Community Banks Fall Short on Event Log Monitoring

Which security protocol have most community banks failed to implement, despite several years of FDIC recommendations in audit reports? Event Log Monitoring!

Event log monitoring is an important security management practice, but adherence to this practice is largely unmet by many local and regional banks. Many FDIC auditors recommendations include a daily review of all security events and retention of event logs for 12 months with reporting capabilities, in case needed for forensic review at a later date.

As a security risk consultant, I advise clients—especially those subject to regulatory compliance—to consider an enhanced security management system that incorporates log monitoring. In fact, vulnerability management, including event log management, was one of the 7 signs your Security Risk Management may be inadequate I have also written a blog post about.

One of the key benefits of an event log monitoring and management system is that it helps identify and respond to security incidents much more quickly. In most cases, organizations are not aware of data breaches for weeks or even months. In these cases, a forensic audit requires a thorough review of event log history with reporting capabilities.

PCI to endorse event log monitoring

In 2015 the Payment Card Industry (PCI) recommend similar event log monitoring and management for businesses handling credit card payments. In a report on the Information Security Media Group’s Bank Info Security blog, PCI Security Standards Council CTO Troy Leach discusses the electronic security organization’s decision to issue the recommendation. “Log monitoring is one of the most underused business tools available today,” Leach said. “This is an opportunity for us to give practical advice about what you should be looking for and how you can adequately monitor all of these logs.”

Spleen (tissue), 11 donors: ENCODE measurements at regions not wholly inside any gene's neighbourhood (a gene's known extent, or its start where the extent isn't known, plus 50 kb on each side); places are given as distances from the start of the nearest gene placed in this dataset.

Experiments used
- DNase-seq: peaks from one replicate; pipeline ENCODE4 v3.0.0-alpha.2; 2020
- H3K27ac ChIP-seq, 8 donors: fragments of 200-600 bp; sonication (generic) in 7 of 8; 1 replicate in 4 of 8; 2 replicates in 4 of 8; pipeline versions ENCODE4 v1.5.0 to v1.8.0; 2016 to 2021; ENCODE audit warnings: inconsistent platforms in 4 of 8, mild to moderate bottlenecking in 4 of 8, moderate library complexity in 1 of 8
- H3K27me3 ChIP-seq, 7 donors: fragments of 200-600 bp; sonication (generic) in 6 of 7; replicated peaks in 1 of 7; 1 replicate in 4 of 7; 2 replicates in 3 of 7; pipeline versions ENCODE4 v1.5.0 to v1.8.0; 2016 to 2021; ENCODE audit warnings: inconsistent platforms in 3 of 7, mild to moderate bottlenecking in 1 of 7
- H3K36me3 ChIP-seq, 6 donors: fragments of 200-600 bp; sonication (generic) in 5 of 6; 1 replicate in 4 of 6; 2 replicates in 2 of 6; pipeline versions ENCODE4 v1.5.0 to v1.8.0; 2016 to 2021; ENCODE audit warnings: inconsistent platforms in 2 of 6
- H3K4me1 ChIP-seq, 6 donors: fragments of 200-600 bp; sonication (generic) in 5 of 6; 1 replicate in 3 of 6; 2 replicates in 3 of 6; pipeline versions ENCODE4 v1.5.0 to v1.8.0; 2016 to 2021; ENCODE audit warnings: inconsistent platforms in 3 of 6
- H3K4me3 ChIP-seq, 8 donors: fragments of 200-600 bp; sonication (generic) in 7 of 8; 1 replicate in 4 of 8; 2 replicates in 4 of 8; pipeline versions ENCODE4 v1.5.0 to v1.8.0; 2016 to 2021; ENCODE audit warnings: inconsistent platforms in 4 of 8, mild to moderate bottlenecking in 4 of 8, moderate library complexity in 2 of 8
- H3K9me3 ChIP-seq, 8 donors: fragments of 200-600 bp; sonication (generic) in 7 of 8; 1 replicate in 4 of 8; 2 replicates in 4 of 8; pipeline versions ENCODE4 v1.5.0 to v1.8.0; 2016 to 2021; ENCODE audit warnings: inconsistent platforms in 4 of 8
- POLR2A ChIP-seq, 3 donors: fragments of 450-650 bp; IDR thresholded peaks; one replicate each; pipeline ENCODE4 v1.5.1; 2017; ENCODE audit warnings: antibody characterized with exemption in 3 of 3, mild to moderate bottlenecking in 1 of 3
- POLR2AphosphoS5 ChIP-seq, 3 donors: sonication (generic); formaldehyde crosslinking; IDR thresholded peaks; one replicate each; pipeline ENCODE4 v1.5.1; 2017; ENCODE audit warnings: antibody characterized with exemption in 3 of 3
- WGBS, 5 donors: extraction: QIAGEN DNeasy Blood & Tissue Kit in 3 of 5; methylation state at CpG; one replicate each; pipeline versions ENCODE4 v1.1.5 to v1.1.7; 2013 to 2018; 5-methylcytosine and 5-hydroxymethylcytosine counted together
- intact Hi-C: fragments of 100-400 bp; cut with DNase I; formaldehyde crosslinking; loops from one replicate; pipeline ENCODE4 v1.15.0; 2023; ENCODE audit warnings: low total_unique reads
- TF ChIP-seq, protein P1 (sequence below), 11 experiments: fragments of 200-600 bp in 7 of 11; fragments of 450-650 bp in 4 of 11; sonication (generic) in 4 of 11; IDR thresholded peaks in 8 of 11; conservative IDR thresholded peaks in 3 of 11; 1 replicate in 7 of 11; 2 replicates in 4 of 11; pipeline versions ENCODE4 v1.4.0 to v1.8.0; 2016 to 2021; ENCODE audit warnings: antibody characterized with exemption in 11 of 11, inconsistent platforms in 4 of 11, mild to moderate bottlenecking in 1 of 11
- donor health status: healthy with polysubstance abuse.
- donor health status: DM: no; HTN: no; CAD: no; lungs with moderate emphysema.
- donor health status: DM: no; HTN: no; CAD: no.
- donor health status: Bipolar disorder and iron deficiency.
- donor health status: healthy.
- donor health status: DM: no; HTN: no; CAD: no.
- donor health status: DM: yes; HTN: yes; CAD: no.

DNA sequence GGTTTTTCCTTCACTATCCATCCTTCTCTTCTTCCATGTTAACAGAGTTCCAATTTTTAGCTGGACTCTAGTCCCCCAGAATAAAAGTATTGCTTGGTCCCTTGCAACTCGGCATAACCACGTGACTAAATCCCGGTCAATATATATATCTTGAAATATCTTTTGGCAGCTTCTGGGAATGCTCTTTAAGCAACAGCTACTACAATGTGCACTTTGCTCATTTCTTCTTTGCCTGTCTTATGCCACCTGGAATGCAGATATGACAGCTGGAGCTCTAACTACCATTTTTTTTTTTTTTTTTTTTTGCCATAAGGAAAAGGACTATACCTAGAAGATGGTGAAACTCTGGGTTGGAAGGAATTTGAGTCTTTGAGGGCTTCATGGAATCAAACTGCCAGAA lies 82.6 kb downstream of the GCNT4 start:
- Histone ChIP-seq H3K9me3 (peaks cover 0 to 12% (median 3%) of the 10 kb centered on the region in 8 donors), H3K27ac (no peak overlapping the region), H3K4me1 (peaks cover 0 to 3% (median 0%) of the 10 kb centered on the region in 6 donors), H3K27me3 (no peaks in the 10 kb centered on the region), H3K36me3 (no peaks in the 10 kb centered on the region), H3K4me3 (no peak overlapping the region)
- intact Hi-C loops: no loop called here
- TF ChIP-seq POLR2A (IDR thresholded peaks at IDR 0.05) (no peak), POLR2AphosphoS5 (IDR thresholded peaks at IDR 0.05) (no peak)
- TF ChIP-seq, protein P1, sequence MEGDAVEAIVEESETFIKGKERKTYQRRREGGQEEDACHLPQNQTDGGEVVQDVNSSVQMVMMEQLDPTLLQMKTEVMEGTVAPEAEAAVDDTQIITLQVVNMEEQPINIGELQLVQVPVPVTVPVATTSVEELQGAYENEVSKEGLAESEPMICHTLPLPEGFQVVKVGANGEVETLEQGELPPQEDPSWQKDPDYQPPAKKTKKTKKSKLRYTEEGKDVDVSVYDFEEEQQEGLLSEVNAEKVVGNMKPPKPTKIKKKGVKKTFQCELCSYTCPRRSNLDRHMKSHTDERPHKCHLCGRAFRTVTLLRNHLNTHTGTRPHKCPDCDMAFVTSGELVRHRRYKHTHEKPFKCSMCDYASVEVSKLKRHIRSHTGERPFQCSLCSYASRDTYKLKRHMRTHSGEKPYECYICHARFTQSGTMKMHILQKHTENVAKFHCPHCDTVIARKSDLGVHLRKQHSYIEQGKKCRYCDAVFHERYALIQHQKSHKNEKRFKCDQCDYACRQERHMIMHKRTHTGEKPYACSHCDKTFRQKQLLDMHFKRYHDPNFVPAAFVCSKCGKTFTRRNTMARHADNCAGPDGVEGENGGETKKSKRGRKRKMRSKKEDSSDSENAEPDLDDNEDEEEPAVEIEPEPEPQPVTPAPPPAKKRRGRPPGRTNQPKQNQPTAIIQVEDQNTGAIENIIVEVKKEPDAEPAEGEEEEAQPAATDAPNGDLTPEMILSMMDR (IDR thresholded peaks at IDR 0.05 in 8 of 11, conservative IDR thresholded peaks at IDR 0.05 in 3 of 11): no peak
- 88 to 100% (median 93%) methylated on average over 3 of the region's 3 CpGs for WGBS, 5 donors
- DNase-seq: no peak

What else should I know about event logs and risk management?

Actively monitoring and managing a financial institution’s event logs is an essential security practice and should be incorporated as part of a formal vulnerability management process. Financial institutions need to facilitate timely identification of attempted intrusions as well as remediation of new critical vulnerabilities in order to reduce risk management costs.
Effective risk management requires more than periodic vulnerability reviews, however. I advise clients to conduct an annual security risk assessment, which involves a more comprehensive review of risk factors and probability of occurrence, as well as a Gap Analysis of existing IT security controls as required by GLBA guidelines. This should also provide the basis for the development of an annual Security Risk Management plan.

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